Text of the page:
Photo Credit: Unknown
Have you ever wondered what the difference is between Microblading and Microshading? This is one of the top questions people have. Both are forms of Permanent Makeup (PMU) aka cosmetic tattooing, but they are very different methods. In this post I will explain what they are and how they are different. I will also explain why I am against Microblading!
Microblading involves using a razor blade in a hand tool to implant lines that mimic brow hairstrokes. Each line is a cut or incision in the skin, which is a lot more invasive and painful for the client and results in more trauma to the skin. It is also harder to control depth and 9/10 times will be too deep, which causes undesirable healing.
This form of PMU is not suitable for anyone with any oil in their skin, as this will push out pigment sooner. Due to this, Microblading does not last as long as Microshading and will require more maintenance.
While Microblading is supposed to resemble brow hair and look more natural, I personally do not like the look at all. You can obviously tell the difference between the actual brow hair and the tattoo lines, and to me it is very distracting. In addition, I have seen the severe damage Microblading can cause. 90% of all my clients who come with unwanted work for correction or removal have had Microblading. Many of them have blue brows and some even have permanent scarring, both of which are caused by incorrect technique and depth due to the use of hand tools rather than machine.
Microshading is the same thing as Powder Brows. It involves using a micro-needle to gently implant pixelated dots into the skin which layer to fill the brows. This will heal to a soft, powdery finish. Depth is very controlled by the machine so there is minimal trauma to the skin and minimal discomfort due to the use of numbing after the outline and first pass.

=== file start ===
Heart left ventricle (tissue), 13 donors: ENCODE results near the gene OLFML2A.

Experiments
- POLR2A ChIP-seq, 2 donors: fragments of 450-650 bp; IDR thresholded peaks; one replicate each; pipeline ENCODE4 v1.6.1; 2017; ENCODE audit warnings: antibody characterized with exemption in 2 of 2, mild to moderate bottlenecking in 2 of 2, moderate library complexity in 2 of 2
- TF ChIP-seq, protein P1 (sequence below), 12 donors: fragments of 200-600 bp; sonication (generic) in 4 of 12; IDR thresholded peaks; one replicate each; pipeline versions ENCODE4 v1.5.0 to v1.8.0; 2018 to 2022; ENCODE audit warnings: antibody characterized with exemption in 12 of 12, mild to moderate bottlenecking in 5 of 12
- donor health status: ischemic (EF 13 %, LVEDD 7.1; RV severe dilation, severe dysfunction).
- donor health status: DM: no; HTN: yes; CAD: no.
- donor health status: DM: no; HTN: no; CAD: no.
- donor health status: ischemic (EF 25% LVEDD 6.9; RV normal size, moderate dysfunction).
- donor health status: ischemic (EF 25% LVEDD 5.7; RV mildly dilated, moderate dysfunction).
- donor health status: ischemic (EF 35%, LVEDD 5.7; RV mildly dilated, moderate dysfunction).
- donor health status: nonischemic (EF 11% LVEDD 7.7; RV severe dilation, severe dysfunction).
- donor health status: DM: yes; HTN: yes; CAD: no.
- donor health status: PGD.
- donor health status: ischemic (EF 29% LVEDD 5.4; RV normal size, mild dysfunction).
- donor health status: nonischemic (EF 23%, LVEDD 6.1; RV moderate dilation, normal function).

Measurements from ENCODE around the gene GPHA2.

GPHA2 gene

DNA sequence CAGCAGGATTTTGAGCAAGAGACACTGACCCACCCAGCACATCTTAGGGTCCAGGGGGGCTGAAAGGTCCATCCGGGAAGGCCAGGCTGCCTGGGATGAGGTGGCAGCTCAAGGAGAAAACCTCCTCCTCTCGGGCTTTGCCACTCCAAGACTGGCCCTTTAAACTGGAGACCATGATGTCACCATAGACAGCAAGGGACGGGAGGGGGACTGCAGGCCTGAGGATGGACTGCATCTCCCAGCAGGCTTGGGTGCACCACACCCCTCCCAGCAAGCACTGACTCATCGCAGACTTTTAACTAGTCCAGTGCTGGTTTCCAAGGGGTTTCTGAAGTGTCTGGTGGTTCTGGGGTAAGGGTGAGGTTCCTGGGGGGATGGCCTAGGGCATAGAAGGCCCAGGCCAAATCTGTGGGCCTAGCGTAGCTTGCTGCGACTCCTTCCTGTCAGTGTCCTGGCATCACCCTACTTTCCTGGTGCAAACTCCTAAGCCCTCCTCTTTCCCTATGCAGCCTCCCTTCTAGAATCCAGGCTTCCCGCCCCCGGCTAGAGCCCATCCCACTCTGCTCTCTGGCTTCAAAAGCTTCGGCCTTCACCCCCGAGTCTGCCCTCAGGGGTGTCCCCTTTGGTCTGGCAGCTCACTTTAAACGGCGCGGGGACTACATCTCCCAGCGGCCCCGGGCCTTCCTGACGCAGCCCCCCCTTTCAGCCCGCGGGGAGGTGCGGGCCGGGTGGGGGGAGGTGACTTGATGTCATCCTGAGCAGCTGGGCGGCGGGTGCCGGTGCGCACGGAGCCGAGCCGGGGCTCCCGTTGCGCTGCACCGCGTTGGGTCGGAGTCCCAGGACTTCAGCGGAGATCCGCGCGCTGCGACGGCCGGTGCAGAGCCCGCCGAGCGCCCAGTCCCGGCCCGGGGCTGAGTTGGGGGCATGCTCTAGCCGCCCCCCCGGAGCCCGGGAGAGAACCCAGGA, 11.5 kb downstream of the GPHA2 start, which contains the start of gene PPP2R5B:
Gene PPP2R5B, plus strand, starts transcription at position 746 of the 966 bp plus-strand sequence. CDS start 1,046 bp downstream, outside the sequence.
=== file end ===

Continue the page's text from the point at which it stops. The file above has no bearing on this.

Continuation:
Suitable for all skin types including oily and combination skin, Microshading will last anywhere from 1 to 3+ years depending on skin type and lifestyle. After that, it should gradually fade away if the correct depth was used. You do not want pigment to sit too deep in your skin or last forever, as it will change colors or blur over time.
Photo Credit: A.D.A.M.
It is important for clients to do their research to determine which type of service suits them best. In recent years, Microblading has been deceptively marketed as not being a tattoo but it IS indeed a form of tattoo. All tattoos are technically controlled wounds to the skin, which we want to heal into beautiful art in the form of our dream eyebrows! However there is a big difference between a tiny puncture wound produced by a small needle (as with tattoos from a machine) and a laceration/cut (as with Microblading). The less trauma to the skin, the better the results and the easier the healing.
As seen in this chart, Microshading is the better choice for the client in every way. Most Artists in the Permanent Makeup industry recognize this and have switched over to machine shading. For clients that prefer the hairstroke look, this can be achieved with the machine using the Nano technique that some Artists may offer. However, I simply do not like this look so I stick to my specialty of Microshading! To me, it is a timeless look that can be easily maintained by all.
Hope you learned something new from this post! If you have questions or comments, please share them below!